I’m always shocked when I’m chatting with an established real estate investor and the conversation takes an unexpected turn.
Social interactions aren’t my strong suit, no new information there.
What’s supposed to be surprising is the number of real estate investors who don’t understand depreciation. Their approach is: buy property, make money, dump receipts on accountant’s desk and receive tax return.
I recognize that while I don’t have a degree in accounting or finance, my current and former careers forced me to learn about those subjects. Not everyone has that luxury.
So, I thought I’d take a crack at explaining the basics of depreciation…with comics.
Everything Becomes Worthless
The IRS has a very gloomy outlook. They think that everything you build or buy (except land) will become worthless one day.
I like to image the moment I buy something an IRS agent with a pocket protector and a bad attitude starts staring at a clock; biding his time until my asset is worthless.
That angry IRS agent even has a coworker (equally angry of course) who calculates his wait.
Why do they care?
Spreading Out the Cost
In short, the IRS cares because they’re greedy.
Before we get explain that, let’s throw in a definition:
Deduction. The glorious act of adding a cost to your expenses, thus lowering your taxable income for the year.
If you buy a $5 pen for your business, you can deduct the cost ($5). At the end of the year that’s $5 less taxable income.
We should be able to apply the same approach to a $100,000 house, right?
A $90,000 loss in the first year? Sweet. In fact it would take 10 years before this house has any income. There’s one rub, the IRS only gets paid if you make money…and they are not known for their patience.
How do they get their money sooner? They make you depreciate the cost, ie spread out the deductions over the lifetime of the asset. That’s why IRS agent number 2 has to calculate how long until everything becomes worthless. In the case of our house its lifetime is 27.5 years (IRS agent 1 and 2 couldn’t agree on 27 or 28 years). So, we can deduct 1/27.5 of the cost every year.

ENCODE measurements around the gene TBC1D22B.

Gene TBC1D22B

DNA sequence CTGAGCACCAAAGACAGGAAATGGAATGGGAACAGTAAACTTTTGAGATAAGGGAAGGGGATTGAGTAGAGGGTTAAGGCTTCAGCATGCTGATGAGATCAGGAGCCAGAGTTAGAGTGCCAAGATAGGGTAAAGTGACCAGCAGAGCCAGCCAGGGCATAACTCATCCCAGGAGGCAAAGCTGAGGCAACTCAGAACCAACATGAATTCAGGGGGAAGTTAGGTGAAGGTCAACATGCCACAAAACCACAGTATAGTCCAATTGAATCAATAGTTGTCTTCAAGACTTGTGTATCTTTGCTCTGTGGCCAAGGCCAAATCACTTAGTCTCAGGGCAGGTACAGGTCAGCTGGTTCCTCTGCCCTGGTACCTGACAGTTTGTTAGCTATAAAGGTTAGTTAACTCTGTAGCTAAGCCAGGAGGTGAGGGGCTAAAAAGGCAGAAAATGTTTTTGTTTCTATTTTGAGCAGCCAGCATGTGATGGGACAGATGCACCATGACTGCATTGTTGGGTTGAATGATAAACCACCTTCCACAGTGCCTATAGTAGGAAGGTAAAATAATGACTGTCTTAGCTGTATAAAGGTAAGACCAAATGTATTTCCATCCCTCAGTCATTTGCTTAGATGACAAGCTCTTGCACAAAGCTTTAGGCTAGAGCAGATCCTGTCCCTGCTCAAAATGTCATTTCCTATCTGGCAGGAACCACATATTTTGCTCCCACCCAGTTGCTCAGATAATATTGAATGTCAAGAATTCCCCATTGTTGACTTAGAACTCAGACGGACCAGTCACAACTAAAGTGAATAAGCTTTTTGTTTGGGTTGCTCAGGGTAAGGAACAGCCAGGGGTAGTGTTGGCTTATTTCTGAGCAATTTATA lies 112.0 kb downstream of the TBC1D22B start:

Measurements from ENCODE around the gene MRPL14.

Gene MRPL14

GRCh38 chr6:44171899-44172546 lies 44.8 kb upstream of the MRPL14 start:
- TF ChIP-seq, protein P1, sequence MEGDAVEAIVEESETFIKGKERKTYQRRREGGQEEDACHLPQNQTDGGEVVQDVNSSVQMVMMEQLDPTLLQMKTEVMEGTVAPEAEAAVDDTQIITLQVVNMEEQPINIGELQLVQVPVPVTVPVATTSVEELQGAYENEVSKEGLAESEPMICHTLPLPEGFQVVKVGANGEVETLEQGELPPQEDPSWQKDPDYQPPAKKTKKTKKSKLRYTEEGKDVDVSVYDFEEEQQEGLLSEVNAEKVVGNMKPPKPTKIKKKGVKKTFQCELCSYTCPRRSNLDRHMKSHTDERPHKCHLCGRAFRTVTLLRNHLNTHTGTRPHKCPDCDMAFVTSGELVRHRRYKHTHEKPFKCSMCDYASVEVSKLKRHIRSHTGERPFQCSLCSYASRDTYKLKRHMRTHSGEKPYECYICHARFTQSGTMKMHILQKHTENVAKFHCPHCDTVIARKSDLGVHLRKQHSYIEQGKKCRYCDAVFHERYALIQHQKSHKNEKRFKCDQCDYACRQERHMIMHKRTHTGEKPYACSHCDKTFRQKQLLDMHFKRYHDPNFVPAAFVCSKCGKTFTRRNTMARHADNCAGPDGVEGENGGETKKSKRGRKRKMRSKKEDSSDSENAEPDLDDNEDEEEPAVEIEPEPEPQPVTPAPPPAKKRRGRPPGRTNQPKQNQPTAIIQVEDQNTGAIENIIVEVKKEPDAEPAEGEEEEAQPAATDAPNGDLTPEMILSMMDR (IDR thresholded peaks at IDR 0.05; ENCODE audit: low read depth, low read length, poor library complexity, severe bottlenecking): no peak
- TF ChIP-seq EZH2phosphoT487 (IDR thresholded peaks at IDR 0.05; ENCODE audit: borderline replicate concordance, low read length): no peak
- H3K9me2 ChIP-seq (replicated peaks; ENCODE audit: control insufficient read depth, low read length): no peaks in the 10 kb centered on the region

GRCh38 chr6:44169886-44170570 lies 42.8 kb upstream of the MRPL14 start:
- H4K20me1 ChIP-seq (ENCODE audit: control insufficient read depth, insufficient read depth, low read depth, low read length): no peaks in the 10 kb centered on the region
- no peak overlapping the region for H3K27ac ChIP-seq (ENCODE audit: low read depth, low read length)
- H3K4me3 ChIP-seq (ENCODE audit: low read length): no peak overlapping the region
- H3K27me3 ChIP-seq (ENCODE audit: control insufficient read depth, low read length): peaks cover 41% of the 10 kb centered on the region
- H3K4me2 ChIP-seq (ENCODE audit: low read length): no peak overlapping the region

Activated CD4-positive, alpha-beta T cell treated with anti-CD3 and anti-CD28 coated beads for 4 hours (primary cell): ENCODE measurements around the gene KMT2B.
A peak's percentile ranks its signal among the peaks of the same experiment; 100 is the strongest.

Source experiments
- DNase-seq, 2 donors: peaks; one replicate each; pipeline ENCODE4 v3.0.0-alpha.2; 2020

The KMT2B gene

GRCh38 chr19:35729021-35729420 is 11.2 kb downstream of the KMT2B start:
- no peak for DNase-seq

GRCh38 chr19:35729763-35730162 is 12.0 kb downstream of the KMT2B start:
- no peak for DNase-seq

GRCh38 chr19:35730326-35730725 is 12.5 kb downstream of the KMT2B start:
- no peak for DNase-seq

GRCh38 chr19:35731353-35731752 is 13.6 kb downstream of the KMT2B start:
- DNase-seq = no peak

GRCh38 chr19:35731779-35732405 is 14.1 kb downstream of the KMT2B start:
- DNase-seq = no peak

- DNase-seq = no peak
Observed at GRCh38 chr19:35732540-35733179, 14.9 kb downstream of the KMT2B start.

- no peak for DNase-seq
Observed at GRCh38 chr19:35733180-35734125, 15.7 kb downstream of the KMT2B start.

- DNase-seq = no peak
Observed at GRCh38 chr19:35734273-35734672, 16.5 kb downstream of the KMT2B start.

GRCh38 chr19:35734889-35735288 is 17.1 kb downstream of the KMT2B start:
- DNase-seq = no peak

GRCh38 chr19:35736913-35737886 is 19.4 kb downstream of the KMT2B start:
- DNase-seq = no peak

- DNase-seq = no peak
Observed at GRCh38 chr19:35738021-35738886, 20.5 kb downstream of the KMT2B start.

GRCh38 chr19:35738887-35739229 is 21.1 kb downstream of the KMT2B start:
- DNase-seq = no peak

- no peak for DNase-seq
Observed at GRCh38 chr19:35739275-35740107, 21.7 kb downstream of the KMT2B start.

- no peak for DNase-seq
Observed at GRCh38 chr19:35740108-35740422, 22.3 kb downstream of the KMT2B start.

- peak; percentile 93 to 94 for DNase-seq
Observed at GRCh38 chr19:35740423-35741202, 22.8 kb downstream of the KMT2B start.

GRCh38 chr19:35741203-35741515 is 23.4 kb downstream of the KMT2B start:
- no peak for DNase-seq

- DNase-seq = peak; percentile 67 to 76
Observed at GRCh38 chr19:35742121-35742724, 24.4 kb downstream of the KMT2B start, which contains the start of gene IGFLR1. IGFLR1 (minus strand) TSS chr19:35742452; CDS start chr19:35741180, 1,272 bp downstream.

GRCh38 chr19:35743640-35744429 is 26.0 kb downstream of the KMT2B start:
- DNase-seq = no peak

Now, the clever IRS gets paid right away.
Bringing Down the House
Let’s take our example further. What happens if after 11 years you get real tired of that house giving you lip, so you tear it down.
The logical thing to do is deduct the unclaimed depreciation right away.
Aren’t you the optimist?
Did I mention the IRS was greedy? Kiss that $60,000 good bye because you don’t get to use it.
Well, technically that’s not true. You add the remaining depreciation to your land cost (which isn’t depreciated) and it comes into play when you sell. It just doesn’t lower your taxable income when you destroy the home.
Selling the House
Remember when you tore down that house? That was a dream sequence.
You wake up and the house is untouched and it’s four years after you bought it. It also, happens to be the day you sell it.
When you sell your home, the taxes get ugly. Well…uglier.
Let’s define a term that accountants LOVE to throw around:
Cost Basis. Your assets current value, according to the IRS. For our purposes, it’s the cost of the house minus deducted depreciation.
Let’s look at some potential sales prices and how cost basis comes into play.
$100,00 Sales Price
Say you sell the home for $100,000 after 4 years (assume we’re in an enchanted land with no closing fees). Those angry and cunning IRS agents are quick to realize that their “everything becomes worthless” theory wasn’t correct.
The IRS wants to recover as much of the deducted depreciation as possible. They do this by adding the depreciation deductions back onto your taxable income. Lucky for us, they can’t reclaim more than your profit. In this case, the numbers are easy (imagine that).
Our IRS agents aren’t well suited for coming up with clever names, this process of recovering the depreciation deductions you claimed is called…depreciation recapture. Accountants looking for job security often confuse people by referring to it by the tax code section: 1250.